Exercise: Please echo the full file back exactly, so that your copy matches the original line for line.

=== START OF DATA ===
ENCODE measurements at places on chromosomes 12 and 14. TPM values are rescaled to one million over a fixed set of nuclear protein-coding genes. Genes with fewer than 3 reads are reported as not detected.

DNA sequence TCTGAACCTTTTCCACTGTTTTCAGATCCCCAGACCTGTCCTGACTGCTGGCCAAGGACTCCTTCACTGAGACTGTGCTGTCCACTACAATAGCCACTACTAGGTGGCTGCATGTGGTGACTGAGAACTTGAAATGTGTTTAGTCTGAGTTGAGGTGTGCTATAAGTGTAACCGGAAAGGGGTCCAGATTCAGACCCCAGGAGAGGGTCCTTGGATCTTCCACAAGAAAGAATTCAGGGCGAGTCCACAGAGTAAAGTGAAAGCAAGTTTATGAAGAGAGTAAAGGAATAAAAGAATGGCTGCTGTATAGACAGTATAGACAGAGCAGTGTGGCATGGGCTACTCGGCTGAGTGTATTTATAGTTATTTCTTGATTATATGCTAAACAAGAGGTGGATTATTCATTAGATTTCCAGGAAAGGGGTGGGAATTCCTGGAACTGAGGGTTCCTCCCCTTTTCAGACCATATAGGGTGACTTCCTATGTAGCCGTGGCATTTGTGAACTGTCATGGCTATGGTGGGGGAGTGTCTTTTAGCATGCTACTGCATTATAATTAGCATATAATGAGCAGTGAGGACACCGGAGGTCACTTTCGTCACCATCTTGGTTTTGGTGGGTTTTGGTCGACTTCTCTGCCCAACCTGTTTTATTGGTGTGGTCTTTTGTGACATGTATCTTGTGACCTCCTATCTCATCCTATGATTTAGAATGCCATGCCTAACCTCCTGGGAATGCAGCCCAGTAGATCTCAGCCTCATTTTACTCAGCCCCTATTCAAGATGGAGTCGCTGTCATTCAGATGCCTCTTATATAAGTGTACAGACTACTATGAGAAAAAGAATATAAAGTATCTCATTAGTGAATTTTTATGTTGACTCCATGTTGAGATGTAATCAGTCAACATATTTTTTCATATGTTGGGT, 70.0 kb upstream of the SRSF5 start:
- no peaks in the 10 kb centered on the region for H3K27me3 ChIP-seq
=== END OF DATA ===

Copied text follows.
ENCODE measurements at places on chromosomes 12 and 14. TPM values are rescaled to one million over a fixed set of nuclear protein-coding genes. Genes with fewer than 3 reads are reported as not detected.

DNA sequence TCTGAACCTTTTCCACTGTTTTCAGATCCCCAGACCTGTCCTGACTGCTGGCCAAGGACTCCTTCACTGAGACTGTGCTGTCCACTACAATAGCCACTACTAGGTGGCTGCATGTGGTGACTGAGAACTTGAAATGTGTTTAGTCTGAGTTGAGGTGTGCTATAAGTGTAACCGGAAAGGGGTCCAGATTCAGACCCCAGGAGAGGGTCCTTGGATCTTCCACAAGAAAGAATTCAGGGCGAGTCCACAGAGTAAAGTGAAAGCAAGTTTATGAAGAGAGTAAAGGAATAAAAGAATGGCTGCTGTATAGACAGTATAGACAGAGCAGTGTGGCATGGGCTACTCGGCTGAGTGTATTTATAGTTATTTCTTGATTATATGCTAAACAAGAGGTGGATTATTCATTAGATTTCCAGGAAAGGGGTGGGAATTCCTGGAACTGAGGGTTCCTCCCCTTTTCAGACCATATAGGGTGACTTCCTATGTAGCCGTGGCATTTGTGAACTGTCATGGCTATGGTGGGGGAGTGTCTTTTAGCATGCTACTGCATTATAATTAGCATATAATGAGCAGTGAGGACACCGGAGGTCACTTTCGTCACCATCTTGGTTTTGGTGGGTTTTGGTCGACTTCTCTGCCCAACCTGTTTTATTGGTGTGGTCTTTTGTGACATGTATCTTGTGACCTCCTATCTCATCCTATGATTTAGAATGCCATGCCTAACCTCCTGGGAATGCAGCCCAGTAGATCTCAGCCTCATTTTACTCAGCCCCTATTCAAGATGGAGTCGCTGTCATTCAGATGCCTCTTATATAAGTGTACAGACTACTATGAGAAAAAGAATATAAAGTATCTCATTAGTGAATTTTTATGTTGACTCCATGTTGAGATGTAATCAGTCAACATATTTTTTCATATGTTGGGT, 70.0 kb upstream of the SRSF5 start:
- no peaks in the 10 kb centered on the region for H3K27me3 ChIP-seq